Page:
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LifeTown Life Lessons


March 18, 2021 -- Despite the COVID-19 pandemic, two-thirds of the students with identified complex needs at Columbus City Schools have been able to go on a field trip to LifeTown -- virtually, that is. That makes Kyra Schloenbach, the Executive Director, Special Education, and Student Support Services, very proud and happy. 

“We have identified 1,200 students with complex needs; 1,000 students, or two-thirds of those students, have been exposed to LifeTown. The experience at LifeTown Columbus allows our students to learn practical, hands-on experience in a safe place,” said Scholenbach. 

Champion Middle School has been taking students on field trips to LifeTown in New Albany for more than ten years. 

“LifeTown in New Albany looks like a real community inside a building,” said Yasmin Sheffey, Intervention Specialist at Champion Middle School. “There is a bank, hair and nail salon, movie theater, library, doctor’s office, and convenience store. Students are given real money to learn how to budget and buy things. Our students even learn how to cross the street safely.” 

While the LifeTown field trips are nothing new for Columbus City Schools students, the pandemic did create a new challenge.

“That’s when LifeTown pivoted and created LifeTown on the Go, which brings a sense of normalcy and routines back into the lives of our students,” said Scholenbach. 

Each month the LifeTown team creates and delivers 1,000 boxes a month to CCS students and others in the community. These boxes contain real-life lessons that replicate what those students would experience if they visited LifeTown in person.

“No pandemic can stop us from educating the children in Columbus City Schools,” said Rabbi Areyah Kaltmann, executive director of the Jewish congregation which operates LifeTown. “CCS under the leadership of Dr. Dixon is our hero because of the can-do approach. It inspires all of us to do better.”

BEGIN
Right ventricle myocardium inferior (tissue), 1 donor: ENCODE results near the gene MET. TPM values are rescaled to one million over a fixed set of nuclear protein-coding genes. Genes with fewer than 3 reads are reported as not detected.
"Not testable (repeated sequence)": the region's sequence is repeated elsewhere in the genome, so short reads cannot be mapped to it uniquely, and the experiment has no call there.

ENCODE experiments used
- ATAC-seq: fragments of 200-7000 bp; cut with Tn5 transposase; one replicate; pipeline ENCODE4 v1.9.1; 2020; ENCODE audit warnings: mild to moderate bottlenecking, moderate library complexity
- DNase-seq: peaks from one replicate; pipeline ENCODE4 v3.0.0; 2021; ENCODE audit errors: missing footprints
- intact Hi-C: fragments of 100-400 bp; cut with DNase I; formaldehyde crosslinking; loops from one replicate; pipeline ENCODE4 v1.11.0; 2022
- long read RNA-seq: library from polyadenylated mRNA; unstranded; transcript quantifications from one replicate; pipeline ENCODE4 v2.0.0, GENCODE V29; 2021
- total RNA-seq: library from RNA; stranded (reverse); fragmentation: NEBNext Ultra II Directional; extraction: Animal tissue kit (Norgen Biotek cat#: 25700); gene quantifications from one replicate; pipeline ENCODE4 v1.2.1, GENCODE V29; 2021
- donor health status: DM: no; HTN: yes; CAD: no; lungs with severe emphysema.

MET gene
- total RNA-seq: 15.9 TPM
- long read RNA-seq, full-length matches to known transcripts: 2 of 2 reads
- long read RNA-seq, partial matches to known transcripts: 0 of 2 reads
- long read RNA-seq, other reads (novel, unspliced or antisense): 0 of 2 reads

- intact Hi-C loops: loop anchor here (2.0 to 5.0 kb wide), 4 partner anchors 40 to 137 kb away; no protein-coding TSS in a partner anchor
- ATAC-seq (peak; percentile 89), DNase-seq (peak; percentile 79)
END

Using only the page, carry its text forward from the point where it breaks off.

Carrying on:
Those feelings are mutual. 

“The staff and volunteers were so helpful in delivering a box of manipulatives to each child’s home before the virtual LifeTown lesson,” said Carmen Pinter, Intervention Specialist at Northland High School. “LifeTown went above and beyond to accommodate each student, even going out to homes multiple times and after hours to ensure no child was left behind.” 

Yasmin Sheffey said her Northland students have been on two virtual LifeTown field trips so far this year. 

“Our first lesson was about money and banking,” said Sheffey. “The take-home boxes for each student contained a checking account withdrawal slip, personal-sized dry erase board, and marker that students could use to actively participate in the virtual Zoom call.”

At Northland High School, her students have completed three virtual field trips this year on money management and job exploration. 

“LifeTown lessons are always presented in a visual format, making it easier for a struggling reader to grasp the concepts,” said Pinter.

Learning about real-life experiences is what LifeTown is all about. Whether virtual or in-person, the lessons help these students on their journey to independence.